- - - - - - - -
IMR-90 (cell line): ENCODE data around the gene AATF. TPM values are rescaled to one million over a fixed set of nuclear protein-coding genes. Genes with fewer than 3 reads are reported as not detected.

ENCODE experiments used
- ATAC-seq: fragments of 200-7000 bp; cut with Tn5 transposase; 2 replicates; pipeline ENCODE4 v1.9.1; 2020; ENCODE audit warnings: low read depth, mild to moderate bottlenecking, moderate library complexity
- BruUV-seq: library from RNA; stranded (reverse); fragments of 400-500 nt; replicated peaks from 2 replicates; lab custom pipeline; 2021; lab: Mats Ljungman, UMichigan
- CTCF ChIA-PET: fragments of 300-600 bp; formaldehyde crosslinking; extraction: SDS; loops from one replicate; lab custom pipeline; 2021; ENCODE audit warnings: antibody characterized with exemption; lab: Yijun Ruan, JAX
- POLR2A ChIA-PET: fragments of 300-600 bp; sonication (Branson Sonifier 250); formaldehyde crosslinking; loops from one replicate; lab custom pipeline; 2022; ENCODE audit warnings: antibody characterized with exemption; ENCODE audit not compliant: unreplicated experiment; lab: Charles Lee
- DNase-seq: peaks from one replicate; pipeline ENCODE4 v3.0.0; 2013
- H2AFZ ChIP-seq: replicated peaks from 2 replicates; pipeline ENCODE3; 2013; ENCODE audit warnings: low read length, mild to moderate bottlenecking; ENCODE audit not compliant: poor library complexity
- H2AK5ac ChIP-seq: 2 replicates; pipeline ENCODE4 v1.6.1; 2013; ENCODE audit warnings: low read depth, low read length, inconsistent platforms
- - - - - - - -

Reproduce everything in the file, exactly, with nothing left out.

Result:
IMR-90 (cell line): ENCODE data around the gene AATF. TPM values are rescaled to one million over a fixed set of nuclear protein-coding genes. Genes with fewer than 3 reads are reported as not detected.

ENCODE experiments used
- ATAC-seq: fragments of 200-7000 bp; cut with Tn5 transposase; 2 replicates; pipeline ENCODE4 v1.9.1; 2020; ENCODE audit warnings: low read depth, mild to moderate bottlenecking, moderate library complexity
- BruUV-seq: library from RNA; stranded (reverse); fragments of 400-500 nt; replicated peaks from 2 replicates; lab custom pipeline; 2021; lab: Mats Ljungman, UMichigan
- CTCF ChIA-PET: fragments of 300-600 bp; formaldehyde crosslinking; extraction: SDS; loops from one replicate; lab custom pipeline; 2021; ENCODE audit warnings: antibody characterized with exemption; lab: Yijun Ruan, JAX
- POLR2A ChIA-PET: fragments of 300-600 bp; sonication (Branson Sonifier 250); formaldehyde crosslinking; loops from one replicate; lab custom pipeline; 2022; ENCODE audit warnings: antibody characterized with exemption; ENCODE audit not compliant: unreplicated experiment; lab: Charles Lee
- DNase-seq: peaks from one replicate; pipeline ENCODE4 v3.0.0; 2013
- H2AFZ ChIP-seq: replicated peaks from 2 replicates; pipeline ENCODE3; 2013; ENCODE audit warnings: low read length, mild to moderate bottlenecking; ENCODE audit not compliant: poor library complexity
- H2AK5ac ChIP-seq: 2 replicates; pipeline ENCODE4 v1.6.1; 2013; ENCODE audit warnings: low read depth, low read length, inconsistent platforms